Buy to Let Mortgages
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Buy to Let Mortgage
Charles Breen answers some frequently asked questions on Buy to Let mortgages.
What is a Buy to Let mortgage and how does it differ from a regular mortgage?
A Buy to Let mortgage allows you to buy and rent out property, to make some income or get it to pay for itself. As it’s for an investment property, it differs from a residential mortgage where you’re meant to live in the property yourself and not rent it.
Buy to Let mortgages are specialist products that allow you to buy and rent a house or apartment out.
What are the eligibility criteria for obtaining a Buy to Let mortgage?
It varies massively, depending on the lender. Some lenders will have minimum income criteria, while others won’t.
The biggest hurdle for most people is the deposit. Traditionally it’s a 25% deposit on the value of the property. Some lenders will allow 20% and even 15% but you need to meet credit and affordability criteria.
That’s how it differs massively from a residential mortgage. A lot of the time now, lending is based on the rental income the property can generate. Beyond that it’s very similar – credit searches, proof of ID – the same as with a residential mortgage.
How much deposit is usually required for a Buy to Let mortgage?
Typically it’s a 25% deposit, but some lenders may accept 20% and possibly 15% – but to caveat that, affordability will be tougher because it’s based on your rent, and rates are going to be slightly higher. You’d discuss all of this with your mortgage advisor.
Should I choose interest only or repayment on a Buy to Let mortgage?
It very much depends on your circumstances, your goals for the property and your risk profile. Some people want interest-only, so that they can maximise their monthly income from the property.
Let’s say they’re paying £500 for a mortgage on interest only, and they’re renting it for £800 a month. They make £300 every month to supplement their income. They are taking a bit of a risk there because if the property isn’t paid off by the time the term ends, how will they repay the lender? You need an exit strategy to pay off the outstanding mortgage – because the mortgage doesn’t decrease every month.
Other people will take out a repayment mortgage for the property and every month they’re repaying a bit. They want the mortgage to self-sustain and pay for itself in the end. Perhaps in retirement they then have this nest egg of a property that they can either sell or rent to supplement their pension income.
It’s very dependent on your life stage, your risk profile and financial goals. You would sit down and discuss it with your mortgage advisor. You will go through all the pros and cons of each option and then make an informed decision on what’s best for you.
What are the current interest rates for Buy to Let mortgages?
They’re ever changing. They are getting slightly better here in September 2023 – they are on the right trajectory. But again you would want to speak to your mortgage advisor for an accurate representation of today’s rates.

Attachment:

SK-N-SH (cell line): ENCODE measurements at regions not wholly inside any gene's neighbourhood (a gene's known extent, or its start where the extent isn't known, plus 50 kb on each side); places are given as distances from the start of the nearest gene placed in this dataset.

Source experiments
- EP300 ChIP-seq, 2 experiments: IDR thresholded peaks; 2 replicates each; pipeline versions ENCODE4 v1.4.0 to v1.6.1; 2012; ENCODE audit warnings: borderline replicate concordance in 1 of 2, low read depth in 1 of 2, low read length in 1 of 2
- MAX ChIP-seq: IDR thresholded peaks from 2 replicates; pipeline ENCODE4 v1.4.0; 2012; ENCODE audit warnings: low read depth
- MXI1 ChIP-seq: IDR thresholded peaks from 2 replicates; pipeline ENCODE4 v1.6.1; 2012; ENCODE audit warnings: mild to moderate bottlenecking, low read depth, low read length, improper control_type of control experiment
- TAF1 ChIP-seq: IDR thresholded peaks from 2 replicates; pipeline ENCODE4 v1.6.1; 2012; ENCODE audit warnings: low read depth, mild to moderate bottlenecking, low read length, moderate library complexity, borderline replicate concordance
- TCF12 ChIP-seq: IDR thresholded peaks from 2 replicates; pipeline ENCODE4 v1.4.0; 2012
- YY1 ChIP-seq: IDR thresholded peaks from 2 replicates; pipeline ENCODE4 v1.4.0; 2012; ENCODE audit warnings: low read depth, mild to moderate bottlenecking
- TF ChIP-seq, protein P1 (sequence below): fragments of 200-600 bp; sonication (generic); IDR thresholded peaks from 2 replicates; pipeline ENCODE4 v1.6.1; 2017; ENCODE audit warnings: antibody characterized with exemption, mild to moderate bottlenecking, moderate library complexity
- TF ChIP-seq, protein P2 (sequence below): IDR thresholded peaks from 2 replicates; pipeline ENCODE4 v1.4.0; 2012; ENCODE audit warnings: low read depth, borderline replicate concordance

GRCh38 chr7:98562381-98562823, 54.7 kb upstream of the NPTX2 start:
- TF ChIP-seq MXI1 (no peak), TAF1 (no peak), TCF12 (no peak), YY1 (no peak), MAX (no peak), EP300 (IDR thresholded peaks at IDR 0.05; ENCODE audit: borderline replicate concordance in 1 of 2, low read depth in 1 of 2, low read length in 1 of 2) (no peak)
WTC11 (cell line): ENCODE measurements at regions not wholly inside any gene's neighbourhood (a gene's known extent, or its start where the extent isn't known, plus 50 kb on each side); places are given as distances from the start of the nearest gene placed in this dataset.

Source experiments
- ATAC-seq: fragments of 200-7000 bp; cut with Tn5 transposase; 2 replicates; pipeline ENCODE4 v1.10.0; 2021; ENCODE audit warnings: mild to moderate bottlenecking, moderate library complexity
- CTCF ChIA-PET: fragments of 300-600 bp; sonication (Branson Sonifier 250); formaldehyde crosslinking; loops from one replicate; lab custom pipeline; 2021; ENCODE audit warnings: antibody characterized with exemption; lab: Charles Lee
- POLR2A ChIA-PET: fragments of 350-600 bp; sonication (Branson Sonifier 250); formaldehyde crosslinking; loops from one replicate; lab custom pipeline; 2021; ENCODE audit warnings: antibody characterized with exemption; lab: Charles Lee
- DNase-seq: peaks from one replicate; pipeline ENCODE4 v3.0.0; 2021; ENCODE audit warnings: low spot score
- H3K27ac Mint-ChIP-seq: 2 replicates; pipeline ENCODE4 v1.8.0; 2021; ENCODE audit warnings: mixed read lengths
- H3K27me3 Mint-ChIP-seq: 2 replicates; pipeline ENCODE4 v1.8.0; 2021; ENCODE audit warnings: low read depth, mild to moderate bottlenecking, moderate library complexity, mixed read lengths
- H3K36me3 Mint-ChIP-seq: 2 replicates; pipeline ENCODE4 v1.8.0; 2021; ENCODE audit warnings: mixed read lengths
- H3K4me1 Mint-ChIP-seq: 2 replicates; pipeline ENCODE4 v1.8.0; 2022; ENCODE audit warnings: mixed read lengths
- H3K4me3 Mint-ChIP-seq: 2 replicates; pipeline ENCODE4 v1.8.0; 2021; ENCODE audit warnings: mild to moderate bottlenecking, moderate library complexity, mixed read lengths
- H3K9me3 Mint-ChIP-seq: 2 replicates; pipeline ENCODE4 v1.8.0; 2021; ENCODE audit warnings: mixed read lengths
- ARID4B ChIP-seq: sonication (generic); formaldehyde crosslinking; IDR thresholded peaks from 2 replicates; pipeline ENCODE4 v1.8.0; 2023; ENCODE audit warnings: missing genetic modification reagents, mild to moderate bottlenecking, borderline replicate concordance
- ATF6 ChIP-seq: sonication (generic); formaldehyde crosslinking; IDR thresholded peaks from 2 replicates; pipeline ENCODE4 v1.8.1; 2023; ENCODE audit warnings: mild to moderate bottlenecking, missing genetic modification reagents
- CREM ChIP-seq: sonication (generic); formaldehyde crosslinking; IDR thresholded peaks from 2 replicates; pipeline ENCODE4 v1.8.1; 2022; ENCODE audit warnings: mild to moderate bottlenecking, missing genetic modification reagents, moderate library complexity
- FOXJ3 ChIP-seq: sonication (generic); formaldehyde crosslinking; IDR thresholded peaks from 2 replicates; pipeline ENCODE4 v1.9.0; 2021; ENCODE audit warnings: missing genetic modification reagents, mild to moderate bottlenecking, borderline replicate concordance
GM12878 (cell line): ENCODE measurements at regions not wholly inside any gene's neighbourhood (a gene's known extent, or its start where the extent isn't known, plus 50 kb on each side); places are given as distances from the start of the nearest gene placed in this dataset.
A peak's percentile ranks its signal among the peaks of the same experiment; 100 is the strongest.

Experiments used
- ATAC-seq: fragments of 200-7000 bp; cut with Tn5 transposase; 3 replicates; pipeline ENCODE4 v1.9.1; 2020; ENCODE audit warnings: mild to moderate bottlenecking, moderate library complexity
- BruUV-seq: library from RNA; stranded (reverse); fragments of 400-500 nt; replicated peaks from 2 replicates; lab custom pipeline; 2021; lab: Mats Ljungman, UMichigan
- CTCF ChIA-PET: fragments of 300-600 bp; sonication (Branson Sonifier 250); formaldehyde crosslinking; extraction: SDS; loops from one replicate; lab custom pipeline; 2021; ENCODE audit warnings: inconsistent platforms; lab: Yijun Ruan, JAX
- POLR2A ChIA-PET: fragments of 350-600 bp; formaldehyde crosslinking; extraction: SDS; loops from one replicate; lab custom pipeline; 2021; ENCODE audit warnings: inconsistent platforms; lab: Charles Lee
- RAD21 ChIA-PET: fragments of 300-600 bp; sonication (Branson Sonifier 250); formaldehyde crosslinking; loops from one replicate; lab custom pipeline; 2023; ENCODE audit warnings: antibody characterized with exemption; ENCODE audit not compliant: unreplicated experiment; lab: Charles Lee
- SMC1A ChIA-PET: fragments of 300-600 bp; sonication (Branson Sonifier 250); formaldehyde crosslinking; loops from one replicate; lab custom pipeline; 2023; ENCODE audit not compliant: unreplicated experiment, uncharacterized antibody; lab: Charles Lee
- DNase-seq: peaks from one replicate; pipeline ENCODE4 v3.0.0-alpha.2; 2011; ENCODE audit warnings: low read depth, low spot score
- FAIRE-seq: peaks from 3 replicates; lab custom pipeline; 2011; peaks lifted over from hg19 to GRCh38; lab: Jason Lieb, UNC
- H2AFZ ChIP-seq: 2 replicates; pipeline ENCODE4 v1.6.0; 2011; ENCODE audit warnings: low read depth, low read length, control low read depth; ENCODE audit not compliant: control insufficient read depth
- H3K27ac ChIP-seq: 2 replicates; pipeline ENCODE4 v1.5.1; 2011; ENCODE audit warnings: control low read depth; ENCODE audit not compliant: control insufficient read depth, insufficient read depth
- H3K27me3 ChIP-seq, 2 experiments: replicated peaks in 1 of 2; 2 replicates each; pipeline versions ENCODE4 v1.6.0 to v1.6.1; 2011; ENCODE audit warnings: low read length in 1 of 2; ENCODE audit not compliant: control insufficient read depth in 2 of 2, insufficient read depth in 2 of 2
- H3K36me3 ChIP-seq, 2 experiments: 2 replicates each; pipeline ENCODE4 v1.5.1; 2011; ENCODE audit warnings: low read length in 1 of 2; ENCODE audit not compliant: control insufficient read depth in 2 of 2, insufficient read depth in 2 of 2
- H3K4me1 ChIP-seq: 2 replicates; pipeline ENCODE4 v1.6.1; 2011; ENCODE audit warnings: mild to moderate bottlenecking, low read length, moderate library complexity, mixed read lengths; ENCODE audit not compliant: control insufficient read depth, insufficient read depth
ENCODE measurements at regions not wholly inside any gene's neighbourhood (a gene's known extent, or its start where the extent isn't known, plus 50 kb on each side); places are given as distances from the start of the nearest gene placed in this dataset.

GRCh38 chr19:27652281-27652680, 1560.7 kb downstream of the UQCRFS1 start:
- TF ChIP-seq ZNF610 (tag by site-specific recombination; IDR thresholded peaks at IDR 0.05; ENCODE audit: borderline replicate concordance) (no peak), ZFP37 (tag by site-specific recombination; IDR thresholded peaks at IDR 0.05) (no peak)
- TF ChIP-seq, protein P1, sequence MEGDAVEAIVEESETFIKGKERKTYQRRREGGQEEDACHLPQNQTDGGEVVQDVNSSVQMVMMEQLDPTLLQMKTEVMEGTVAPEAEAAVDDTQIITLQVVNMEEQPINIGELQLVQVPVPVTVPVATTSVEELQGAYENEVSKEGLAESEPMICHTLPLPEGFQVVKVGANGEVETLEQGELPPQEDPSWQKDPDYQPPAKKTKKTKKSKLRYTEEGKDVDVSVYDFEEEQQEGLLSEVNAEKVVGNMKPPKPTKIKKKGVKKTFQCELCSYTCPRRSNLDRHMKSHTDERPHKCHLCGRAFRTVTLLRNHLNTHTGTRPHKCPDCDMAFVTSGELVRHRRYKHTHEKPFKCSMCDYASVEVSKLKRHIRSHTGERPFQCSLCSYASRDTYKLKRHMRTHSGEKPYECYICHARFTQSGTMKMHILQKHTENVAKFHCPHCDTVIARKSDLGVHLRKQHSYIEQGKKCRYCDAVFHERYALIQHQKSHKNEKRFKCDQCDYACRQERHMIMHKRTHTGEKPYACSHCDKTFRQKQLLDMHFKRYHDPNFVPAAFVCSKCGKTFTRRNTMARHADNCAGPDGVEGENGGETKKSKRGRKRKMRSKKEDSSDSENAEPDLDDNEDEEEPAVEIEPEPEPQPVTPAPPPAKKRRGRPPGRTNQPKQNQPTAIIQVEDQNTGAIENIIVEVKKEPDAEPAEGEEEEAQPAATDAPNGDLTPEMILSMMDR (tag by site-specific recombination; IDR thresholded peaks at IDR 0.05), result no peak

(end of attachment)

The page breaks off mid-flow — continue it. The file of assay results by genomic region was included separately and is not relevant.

As we know from last October with Liz Truss’s budget, they can rapidly change in a matter of days, if not hours. So consult your mortgage advisor, is my advice.
Can you explain the concept of rental coverage and how it affects Buy to Let mortgage applications?
Rental coverage is basically a ratio of the rental income divided by monthly costs and other expenses. So if your mortgage payments were £1,000 a month, the lender might require that the property generates at least £1,200 or £1,400 in rent to cover the mortgage and any other expenses.
So the rental coverage is a percentage of the rent. It’s usually 125% or 145%.
Are there any specific fees associated with Buy to Let mortgages that borrowers should be aware of?
On any purchase you will have solicitor fees and you may have broker fees. You’d also have stamp duty which you discuss with your solicitor – they confirm how much stamp duty you’re eligible for. Because you are purchasing a second property there is a 3% surcharge on stamp duty owed to HMRC.
With mortgage products you can get some that have no fees, while others will have a product fee. It varies very much depending on the product. Your mortgage advisor would go through all of this and look at our sourcing solution.
They might find that one lender is at 6.5% and has a £2,000 fee but another lender is at 5.5% with a £4,000 fee – which is going to be best? They’ll go through the figures with you so you can make an informed decision.
What factors do lenders typically consider when assessing a Buy to Let mortgage application?
They’ll look at your income and your credit score and they’ll also look at the rental income. They’ll have calculations in the background, as we briefly discussed, to work out how much rent is needed to cover the mortgage and other costs. The lender then decides how much to lend based on that rental cover.
The deposit is another part we normally look at because that affects how much you can borrow, as well.
Can you provide some advice on finding the right Buy to Let mortgage deals?
The simple answer is to speak to your mortgage advisor.
What are the implications of recent tax changes on Buy to Let mortgages.
With anything to do with tax, we always refer clients to their accountants – they are experts in taxation. It goes a bit beyond our remit. We can guide clients to accountants if needed. We always recommend seeking professional advice on anything to do with tax.
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How do I remortgage a Buy to Let property? When might it be advantageous?
It’s similar to remortgaging your residential mortgage. You would typically do it when your fixed product is coming to an end, to avoid going onto a variable rate.
Landlords often want to remortgage to move to a cheaper rate, because it means they pay less. It’s a business investment so they want to get the best deal. Most people remortgage when their rate runs out – but sometimes it’s because the house has increased in value.